*Spirituality, like community development, is all about connecting and relating. Mystics are those who have a heightened sense of unity and oneness. A modern mystic Willigis Jager says that true humanism can never be achieved in a technical, mechanistic and commandments-based way but ‘only through a mystical experience of our unity with all of existence’. And he goes on to hold that while we all need rules and the acceptance of responsibilities in order to live sensible in society, rules are not enough. ‘A true transformation of the human being can only come from the depths of our being’. (P. XV111: Willigis Jager: Mysticism for Modern Times: Liguori/Triumph: 2006:) I have referred above to self-transcendence and the ‘more than of life’ and the link between them and the efforts at integration at personal,  societal and environmental levels; being honest with what is real, perseverance and partnering hope. The Centre for Action and Contemplation, in Albuquerque and associated with Richard Rohr, advocates a simple message –  the work of justice that the world is crying out for needs to be carried out and accompanied by a contemplative practice. My understanding of this is that the ‘doing of justice’, the working for change at structural levels needs to embrace the following – personal transformation; avoidance of the dualistic mentality and ‘either/or’ philosophy that lies behind many of our world difficulties and acceptance of a universe that is understood in a holistic manner – where the whole is not the sum of the different parts, where mystery and wonder is honoured and where there is space for ‘both/and’ and paradox. Community development work needs this kind of spirituality. Bell bring them nicely together. In doing so he makes a distinction between the Power Paradigm and Spirit Paradigm of community development.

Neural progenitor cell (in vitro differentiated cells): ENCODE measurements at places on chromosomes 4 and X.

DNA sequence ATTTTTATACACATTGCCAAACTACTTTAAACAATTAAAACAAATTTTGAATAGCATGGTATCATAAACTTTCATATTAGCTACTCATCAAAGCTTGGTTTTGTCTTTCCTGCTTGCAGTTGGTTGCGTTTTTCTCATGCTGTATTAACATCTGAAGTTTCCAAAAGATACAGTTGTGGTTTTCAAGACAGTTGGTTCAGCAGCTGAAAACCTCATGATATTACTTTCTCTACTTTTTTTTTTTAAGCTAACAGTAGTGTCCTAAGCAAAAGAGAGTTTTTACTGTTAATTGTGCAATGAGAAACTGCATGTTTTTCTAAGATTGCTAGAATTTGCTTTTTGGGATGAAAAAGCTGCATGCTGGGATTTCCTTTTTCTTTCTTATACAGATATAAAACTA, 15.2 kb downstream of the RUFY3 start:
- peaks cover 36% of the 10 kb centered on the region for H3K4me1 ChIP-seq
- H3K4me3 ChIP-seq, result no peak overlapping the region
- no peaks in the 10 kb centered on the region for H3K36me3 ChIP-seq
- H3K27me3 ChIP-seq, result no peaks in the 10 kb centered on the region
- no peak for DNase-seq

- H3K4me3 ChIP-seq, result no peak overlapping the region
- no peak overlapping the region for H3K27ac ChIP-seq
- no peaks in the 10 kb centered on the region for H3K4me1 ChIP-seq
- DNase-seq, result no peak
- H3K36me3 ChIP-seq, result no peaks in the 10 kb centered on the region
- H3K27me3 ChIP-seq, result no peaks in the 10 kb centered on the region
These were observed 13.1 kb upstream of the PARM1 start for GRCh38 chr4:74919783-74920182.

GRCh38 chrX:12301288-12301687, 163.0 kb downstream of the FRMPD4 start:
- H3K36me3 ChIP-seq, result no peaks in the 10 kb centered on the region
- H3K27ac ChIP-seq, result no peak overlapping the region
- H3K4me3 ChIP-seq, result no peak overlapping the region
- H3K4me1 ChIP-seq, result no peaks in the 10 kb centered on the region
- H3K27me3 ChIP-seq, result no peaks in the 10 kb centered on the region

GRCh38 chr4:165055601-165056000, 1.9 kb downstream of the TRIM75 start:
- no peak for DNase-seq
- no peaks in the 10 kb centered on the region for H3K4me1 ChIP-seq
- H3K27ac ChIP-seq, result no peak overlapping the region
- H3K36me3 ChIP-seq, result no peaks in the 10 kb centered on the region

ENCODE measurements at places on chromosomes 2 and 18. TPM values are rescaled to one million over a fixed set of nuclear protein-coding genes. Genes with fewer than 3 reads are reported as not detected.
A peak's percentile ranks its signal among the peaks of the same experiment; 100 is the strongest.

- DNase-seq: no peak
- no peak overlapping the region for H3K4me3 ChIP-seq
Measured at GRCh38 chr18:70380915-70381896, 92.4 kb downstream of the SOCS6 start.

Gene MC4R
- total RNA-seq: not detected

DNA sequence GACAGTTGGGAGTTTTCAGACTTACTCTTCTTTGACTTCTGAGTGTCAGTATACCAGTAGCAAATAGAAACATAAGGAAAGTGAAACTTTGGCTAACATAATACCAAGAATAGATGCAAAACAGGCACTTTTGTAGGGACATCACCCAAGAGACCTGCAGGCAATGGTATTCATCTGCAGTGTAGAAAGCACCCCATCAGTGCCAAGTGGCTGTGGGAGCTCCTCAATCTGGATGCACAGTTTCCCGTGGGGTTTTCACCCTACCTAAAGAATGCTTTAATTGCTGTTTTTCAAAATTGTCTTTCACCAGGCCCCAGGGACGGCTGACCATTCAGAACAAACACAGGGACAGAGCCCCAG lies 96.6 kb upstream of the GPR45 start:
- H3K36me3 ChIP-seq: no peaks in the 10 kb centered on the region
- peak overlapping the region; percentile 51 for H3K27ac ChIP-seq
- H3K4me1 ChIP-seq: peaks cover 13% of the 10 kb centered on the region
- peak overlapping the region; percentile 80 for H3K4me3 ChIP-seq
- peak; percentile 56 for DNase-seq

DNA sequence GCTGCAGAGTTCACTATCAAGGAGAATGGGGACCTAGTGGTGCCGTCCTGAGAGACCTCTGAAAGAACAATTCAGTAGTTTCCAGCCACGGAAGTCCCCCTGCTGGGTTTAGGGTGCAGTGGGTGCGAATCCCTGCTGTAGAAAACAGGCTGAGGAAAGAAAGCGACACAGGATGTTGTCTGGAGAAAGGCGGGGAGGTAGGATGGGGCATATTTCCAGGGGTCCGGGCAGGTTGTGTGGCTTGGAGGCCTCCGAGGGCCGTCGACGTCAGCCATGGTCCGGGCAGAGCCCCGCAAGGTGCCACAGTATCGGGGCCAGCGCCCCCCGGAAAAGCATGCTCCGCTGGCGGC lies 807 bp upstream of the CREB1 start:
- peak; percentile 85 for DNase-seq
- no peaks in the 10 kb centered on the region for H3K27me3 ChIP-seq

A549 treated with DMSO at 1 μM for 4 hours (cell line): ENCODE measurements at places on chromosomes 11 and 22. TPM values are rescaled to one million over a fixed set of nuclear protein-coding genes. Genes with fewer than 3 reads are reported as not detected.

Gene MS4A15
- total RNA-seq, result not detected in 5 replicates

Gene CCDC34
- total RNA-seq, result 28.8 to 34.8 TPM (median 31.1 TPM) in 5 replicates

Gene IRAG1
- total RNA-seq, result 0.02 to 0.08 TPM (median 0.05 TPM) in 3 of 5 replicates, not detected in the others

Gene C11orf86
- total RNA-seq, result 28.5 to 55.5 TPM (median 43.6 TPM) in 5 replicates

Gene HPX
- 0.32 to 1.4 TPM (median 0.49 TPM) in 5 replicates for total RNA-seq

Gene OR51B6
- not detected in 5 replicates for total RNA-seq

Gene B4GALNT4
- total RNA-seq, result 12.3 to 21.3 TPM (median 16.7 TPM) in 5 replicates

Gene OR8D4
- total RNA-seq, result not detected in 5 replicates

Power Paradigm
Spirit Paradigm
A place
A relationship
A developed community
An economically developed community
A Healthy community
Characteristics of a developed community
Jobs, business, infrastructure, services, control of services, economic opportunities
Strong primary relationships in balance: relations with the land, one’s individual spirit, the family, organizations (including workplaces), etc...
Obstacles to Development
Lack of resources and control over resources
Social conflict, illness, addictions, loss of identity, loss of culture and spirituality, inadequate knowledge and learning.
Acquire power and resources to develop jobs and business; control of service sector
Renew Spirit an strengthen primary relationships through healing, learning and personal development
Identify problems and work out solutions
Identify assets and build capacity